C-1 refers to a “traditional church using outsider language.” Outsider language is a language originating outside Islamic culture. These believers call themselves Christians.

C-2 refers to a “traditional church using insider language.” This church is the same as a C-1 community but worships in the language of the Muslim population (such as Arabic or Turkish).

C-3 refers to “contextualized Christ-centered communities using insider language and religiously neutral cultural forms.” These churches adopt the language of the surrounding Islamic community and embrace nonreligious cultural forms, such as folk music, dress, and artwork. A C-3 church would filter out any religious forms specifically associated with Islam. The majority of members are MBBS.

C-4 refers to “contextualized Christ-centered communities using insider language and biblically permissible cultural and Islamic forms.” These churches adapt Islamic forms as long as Scripture does not explicitly forbid them. C-4 communities accept Islamic terms for God (Allah), Islamic prayer (salat), and the Gospels (Injil). Most C-4 churches follow the Islamic practices of avoiding pork and abstaining from alcohol. C-4 believers normally call themselves “followers of Isa al Masih” (Jesus the Messiah) or members of the Isaya Umma (“Community of Jesus”). The Islamic community would not view C-4 followers as Muslims.

C-5 refers to “Christ-centered communities of ‘Messianic Muslims’ who have accepted Jesus as Lord and Savior.” These followers of Isa remain legally and socially within Islam. The Muslim community views them as Muslims. They reject or, if possible, reinterpret features of Islamic theology that are clearly incompatible with biblical faith.

C-6 refers to “small Christ-centered communities of secret/underground believers.” These are believers living under the threat of persecution and retaliation from the government or their family or community if others knew they followed Jesus. They worship Christ secretly. If discovered, C-6 believers would almost certainly face prison or death.

Most mission workers accept C-4 as an acceptable form of contextualization. But the pressure point is over C-5 believers, which, according to Tennant, “are not actually Muslim-background believers, but Muslim believers.”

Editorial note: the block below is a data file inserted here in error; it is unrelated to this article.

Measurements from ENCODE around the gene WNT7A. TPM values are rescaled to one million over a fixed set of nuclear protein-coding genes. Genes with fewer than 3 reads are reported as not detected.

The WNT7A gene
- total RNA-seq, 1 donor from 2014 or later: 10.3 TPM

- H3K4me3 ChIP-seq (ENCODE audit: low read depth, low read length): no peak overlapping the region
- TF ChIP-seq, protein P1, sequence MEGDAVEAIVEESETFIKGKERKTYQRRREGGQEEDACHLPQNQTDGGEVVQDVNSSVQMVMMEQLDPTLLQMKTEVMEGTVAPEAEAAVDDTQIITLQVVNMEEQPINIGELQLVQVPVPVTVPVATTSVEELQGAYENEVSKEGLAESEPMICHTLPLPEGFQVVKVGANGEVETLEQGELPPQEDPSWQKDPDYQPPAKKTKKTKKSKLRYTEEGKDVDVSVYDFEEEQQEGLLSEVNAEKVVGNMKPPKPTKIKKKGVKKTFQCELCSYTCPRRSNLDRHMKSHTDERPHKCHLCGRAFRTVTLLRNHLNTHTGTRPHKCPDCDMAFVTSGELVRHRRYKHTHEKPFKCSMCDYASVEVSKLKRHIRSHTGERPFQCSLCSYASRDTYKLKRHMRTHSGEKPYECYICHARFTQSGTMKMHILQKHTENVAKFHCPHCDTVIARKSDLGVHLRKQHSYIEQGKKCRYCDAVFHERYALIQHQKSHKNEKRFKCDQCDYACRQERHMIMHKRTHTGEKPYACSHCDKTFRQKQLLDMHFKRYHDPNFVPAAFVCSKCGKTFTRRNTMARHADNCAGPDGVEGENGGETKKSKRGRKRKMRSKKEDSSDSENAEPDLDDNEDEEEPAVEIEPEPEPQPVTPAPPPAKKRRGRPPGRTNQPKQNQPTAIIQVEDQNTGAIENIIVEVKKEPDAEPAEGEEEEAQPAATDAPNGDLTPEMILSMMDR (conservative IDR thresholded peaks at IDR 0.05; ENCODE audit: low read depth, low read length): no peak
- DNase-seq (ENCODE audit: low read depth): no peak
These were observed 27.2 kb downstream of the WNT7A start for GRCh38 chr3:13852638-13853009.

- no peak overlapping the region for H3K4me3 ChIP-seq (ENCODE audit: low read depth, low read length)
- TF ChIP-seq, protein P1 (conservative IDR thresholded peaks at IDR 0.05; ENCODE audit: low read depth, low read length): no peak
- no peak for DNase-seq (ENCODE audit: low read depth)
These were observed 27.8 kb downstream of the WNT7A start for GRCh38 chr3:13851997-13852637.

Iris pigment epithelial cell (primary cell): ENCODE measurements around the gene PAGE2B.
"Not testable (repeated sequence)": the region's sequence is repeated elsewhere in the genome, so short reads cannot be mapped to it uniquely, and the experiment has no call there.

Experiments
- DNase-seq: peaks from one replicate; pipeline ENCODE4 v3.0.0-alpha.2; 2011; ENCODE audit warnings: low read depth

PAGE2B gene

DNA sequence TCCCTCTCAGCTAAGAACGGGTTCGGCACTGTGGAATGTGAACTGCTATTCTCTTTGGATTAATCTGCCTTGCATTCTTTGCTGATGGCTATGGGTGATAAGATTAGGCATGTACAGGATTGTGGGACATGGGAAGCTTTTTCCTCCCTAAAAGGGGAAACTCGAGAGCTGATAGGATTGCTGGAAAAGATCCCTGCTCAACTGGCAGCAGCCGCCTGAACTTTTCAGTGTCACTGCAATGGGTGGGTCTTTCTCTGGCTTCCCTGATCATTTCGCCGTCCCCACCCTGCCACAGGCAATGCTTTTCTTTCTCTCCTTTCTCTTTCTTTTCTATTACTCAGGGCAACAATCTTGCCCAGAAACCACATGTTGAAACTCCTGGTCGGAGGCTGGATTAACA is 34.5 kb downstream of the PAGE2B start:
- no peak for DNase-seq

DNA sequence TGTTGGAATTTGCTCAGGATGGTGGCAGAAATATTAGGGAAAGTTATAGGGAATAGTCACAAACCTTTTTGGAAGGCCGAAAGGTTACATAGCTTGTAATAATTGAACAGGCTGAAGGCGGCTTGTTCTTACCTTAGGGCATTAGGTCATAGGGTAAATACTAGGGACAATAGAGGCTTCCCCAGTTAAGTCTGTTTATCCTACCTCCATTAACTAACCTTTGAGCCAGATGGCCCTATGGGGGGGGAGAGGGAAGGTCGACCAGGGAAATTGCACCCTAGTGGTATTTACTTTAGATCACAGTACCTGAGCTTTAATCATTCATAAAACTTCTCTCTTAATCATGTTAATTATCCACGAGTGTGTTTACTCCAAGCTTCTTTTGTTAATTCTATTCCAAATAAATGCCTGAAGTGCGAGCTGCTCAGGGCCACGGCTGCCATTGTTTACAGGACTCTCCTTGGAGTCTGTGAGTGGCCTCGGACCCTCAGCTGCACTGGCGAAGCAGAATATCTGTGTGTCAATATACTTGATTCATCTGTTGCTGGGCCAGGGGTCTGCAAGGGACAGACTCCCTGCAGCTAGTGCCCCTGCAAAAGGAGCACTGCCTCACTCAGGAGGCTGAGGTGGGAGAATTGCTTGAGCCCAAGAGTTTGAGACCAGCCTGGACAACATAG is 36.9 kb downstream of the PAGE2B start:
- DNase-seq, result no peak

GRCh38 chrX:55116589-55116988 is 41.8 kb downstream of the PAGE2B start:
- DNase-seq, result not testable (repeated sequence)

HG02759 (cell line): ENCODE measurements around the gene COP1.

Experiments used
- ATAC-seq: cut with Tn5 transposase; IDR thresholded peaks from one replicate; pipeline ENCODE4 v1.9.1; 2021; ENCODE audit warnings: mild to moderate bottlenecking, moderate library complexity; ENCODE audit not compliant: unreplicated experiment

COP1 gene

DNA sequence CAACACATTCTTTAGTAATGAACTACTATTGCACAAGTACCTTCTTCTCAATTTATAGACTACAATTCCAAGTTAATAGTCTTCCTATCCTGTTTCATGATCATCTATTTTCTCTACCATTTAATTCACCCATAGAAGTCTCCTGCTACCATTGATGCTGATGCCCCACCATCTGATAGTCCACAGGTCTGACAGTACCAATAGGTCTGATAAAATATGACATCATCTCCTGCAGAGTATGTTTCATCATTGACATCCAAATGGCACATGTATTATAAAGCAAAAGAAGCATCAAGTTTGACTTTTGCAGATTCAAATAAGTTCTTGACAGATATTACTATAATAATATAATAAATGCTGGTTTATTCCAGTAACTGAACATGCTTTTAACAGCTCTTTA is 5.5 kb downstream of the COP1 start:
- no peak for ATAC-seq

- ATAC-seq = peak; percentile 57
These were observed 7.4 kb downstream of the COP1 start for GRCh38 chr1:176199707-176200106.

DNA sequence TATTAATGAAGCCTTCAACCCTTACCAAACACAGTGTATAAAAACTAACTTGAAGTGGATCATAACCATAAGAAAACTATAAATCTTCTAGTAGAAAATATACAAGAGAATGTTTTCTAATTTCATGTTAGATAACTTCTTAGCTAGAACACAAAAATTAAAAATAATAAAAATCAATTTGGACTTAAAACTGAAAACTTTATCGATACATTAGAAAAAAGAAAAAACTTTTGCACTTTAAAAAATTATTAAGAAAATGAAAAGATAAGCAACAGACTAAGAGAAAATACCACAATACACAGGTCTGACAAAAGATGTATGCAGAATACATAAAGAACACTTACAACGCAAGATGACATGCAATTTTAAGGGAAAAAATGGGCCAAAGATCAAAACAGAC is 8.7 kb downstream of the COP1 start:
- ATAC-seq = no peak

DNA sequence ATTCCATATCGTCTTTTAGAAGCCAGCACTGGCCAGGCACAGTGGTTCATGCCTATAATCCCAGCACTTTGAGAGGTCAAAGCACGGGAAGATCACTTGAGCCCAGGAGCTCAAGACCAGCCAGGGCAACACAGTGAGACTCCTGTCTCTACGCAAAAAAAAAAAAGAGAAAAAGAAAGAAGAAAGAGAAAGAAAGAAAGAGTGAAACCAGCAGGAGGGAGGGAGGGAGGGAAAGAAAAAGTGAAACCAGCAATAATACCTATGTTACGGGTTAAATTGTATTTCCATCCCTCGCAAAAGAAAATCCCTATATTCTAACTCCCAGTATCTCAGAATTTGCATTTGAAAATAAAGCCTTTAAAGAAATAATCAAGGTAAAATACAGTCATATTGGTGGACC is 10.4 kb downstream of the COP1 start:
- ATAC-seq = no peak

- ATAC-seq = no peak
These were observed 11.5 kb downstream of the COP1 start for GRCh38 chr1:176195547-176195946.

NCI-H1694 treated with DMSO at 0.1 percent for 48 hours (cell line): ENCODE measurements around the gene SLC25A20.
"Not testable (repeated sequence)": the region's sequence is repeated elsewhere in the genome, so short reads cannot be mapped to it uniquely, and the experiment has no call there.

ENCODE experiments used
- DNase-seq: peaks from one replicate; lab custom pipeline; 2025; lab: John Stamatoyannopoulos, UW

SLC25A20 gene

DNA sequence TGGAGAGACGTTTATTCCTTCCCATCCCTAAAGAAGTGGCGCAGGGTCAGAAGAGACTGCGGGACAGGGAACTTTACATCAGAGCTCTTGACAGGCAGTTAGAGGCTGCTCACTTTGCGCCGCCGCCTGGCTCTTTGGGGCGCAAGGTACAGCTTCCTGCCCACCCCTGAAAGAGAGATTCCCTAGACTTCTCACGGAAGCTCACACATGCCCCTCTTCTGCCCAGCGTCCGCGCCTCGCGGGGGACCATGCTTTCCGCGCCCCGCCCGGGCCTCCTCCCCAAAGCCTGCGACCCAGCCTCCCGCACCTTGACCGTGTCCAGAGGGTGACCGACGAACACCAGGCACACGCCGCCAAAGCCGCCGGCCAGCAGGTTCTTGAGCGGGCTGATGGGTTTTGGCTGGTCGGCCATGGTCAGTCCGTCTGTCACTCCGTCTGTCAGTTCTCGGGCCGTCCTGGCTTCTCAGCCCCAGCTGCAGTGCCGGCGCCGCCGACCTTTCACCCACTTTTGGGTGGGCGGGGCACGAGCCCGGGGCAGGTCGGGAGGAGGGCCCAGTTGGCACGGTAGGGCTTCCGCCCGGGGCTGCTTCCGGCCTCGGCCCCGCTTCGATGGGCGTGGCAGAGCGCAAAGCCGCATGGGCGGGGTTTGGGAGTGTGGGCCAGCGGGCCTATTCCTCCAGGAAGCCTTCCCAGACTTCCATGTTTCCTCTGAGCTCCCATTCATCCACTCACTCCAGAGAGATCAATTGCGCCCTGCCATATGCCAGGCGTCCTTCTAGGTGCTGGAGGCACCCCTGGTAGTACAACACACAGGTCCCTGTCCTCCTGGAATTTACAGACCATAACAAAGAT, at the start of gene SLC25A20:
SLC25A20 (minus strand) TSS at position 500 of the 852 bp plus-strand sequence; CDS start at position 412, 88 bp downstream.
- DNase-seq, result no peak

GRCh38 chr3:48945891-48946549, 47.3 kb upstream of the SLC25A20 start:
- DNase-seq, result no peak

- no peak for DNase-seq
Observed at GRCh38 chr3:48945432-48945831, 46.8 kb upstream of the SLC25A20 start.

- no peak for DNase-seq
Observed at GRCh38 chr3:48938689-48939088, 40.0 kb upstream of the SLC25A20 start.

Most mission workers today accept C-4 as the most appropriate form of contextualization. The current debate has largely centered on C-5 believers. They are not actually Muslim-background believers, but Muslim believers. They retain their Muslim identity. They regard Muhammad as a prophet—not in the “final” sense that Muslims claim, of course, but as a man who led the peoples of Arabia out of polytheism and into monotheism.

Tennant highlights five issues regarding the current debate about C-5 believers.

First is biblical precedence. Scholars seriously debate if the Acts 15 Jerusalem Council decision regarding Gentiles applies to insider movements and, if so, how does it apply to both the cultural and religious identity of Gentiles.

Second, scholars debate the relationship of personal salvation to identifying with the larger church and other Christians. And they wonder how much a true Christian movement needs to confess historical Christian doctrines in order to truly be Christian.

Third, there are many who ask if it is ethical to encourage followers of Jesus to retain their Muslim self-identity—the key difference between C-4 and C-5.

Fourth, scholars debate whether C-5 groups are a new phenomenon, or whether they are merely an extension of issues rooted in the Protestant Reformation.

Finally, scholars debate whether C-5 represents a valid, permanent movement in the Islamic or Hindu world, or whether they are an acceptable transitional bridge that will eventually lead Muslims and Hindus into explicit Christian identity.

Amid the debates, one thing is clear: Christ-loving movements are growing in countries where a traditional church has been absent or long gone. Both theologians and on-the-ground leaders will need to reflect with care on the C-1 to C-6 debate as the gospel takes root in new contexts.

I conclude with a few questions to consider.

  • Have you or the church where you are a member discussed Insider Movements?
  • Of these five key issues, what do you consider most important? Least important?
  • What, if anything, would you add?